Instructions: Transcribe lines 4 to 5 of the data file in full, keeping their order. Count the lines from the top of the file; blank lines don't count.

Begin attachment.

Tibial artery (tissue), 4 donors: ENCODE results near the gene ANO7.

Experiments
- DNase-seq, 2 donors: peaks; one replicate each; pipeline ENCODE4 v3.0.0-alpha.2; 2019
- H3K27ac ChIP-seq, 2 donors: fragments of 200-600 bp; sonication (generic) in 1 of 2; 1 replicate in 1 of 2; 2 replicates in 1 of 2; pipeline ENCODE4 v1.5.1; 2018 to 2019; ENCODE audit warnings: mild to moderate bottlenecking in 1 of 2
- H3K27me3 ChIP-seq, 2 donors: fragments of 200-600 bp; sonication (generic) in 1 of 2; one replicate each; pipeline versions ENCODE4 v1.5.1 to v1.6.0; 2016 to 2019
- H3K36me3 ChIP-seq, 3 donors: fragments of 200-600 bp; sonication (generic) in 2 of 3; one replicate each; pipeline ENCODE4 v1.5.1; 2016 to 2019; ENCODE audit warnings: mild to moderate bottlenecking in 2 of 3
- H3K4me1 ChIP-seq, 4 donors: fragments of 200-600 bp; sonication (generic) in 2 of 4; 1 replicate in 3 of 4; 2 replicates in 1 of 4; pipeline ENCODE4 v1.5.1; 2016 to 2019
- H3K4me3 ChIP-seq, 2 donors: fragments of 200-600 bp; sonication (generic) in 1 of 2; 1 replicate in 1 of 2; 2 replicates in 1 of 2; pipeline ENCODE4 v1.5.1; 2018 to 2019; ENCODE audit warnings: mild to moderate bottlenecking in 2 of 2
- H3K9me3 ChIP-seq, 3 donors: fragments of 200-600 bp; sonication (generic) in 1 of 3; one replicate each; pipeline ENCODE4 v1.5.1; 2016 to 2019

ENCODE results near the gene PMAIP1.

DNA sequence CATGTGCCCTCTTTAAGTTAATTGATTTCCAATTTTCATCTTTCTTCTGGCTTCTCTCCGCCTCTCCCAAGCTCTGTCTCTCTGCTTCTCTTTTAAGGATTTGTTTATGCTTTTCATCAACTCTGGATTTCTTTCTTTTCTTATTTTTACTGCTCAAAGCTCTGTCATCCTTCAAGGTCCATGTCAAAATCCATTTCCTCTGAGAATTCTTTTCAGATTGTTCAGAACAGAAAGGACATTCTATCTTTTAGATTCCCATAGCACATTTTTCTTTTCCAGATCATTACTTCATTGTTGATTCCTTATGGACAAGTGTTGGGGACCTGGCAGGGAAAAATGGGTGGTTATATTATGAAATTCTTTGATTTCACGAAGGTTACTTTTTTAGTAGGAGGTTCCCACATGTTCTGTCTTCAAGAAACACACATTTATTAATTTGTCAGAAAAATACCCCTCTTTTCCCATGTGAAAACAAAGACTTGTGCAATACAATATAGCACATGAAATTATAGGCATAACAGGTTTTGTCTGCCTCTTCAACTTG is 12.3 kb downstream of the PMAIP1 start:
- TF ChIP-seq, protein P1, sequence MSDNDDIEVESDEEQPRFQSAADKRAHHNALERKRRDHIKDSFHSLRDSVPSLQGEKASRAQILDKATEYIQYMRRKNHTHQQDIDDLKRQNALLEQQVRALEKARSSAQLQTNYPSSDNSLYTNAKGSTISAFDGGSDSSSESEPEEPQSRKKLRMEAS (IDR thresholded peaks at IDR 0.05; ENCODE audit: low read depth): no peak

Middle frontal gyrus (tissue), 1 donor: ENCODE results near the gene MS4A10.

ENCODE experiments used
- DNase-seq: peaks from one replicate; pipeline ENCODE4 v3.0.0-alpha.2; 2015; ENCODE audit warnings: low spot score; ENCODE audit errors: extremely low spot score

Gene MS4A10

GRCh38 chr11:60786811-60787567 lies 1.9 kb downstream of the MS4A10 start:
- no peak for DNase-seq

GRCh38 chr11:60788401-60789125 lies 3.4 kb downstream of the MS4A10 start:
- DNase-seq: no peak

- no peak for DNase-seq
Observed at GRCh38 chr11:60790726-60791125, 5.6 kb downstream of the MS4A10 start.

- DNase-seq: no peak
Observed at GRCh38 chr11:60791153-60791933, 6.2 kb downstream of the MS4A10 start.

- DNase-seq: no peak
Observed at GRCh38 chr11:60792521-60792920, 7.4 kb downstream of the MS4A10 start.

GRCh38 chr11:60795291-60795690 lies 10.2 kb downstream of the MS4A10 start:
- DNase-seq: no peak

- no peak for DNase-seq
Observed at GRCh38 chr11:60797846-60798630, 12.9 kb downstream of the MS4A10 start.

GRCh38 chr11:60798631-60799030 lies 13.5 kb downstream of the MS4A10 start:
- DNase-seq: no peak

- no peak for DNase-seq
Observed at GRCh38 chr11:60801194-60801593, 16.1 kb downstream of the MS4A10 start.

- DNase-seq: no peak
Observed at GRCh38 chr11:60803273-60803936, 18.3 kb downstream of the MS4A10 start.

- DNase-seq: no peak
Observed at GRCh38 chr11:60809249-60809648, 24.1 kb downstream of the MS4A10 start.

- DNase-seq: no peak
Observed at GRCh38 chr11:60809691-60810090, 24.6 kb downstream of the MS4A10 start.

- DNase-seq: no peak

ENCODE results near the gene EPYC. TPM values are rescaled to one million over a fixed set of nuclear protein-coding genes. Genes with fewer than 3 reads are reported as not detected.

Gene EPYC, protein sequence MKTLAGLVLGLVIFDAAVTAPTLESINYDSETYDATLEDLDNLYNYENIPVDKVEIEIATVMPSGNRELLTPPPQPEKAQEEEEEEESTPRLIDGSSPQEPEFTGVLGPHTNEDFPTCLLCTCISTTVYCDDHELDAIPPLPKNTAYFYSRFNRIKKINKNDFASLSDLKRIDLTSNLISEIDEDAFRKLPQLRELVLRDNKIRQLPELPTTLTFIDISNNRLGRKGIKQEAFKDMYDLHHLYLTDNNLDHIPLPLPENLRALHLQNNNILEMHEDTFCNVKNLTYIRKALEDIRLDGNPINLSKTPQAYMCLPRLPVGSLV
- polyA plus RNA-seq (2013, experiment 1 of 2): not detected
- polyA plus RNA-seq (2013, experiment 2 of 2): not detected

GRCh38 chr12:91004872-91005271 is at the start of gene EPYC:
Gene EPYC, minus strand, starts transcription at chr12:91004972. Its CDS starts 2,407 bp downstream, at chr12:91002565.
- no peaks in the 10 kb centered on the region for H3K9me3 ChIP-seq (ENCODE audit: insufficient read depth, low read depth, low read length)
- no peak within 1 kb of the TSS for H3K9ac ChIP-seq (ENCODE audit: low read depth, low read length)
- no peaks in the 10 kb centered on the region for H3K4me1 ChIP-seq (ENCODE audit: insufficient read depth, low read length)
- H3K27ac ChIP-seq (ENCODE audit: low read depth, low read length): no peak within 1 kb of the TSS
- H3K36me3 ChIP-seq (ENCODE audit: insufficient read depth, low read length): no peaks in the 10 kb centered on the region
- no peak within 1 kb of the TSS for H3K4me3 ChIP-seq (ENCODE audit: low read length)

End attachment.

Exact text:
- H3K27ac ChIP-seq, 2 donors: fragments of 200-600 bp; sonication (generic) in 1 of 2; 1 replicate in 1 of 2; 2 replicates in 1 of 2; pipeline ENCODE4 v1.5.1; 2018 to 2019; ENCODE audit warnings: mild to moderate bottlenecking in 1 of 2
- H3K27me3 ChIP-seq, 2 donors: fragments of 200-600 bp; sonication (generic) in 1 of 2; one replicate each; pipeline versions ENCODE4 v1.5.1 to v1.6.0; 2016 to 2019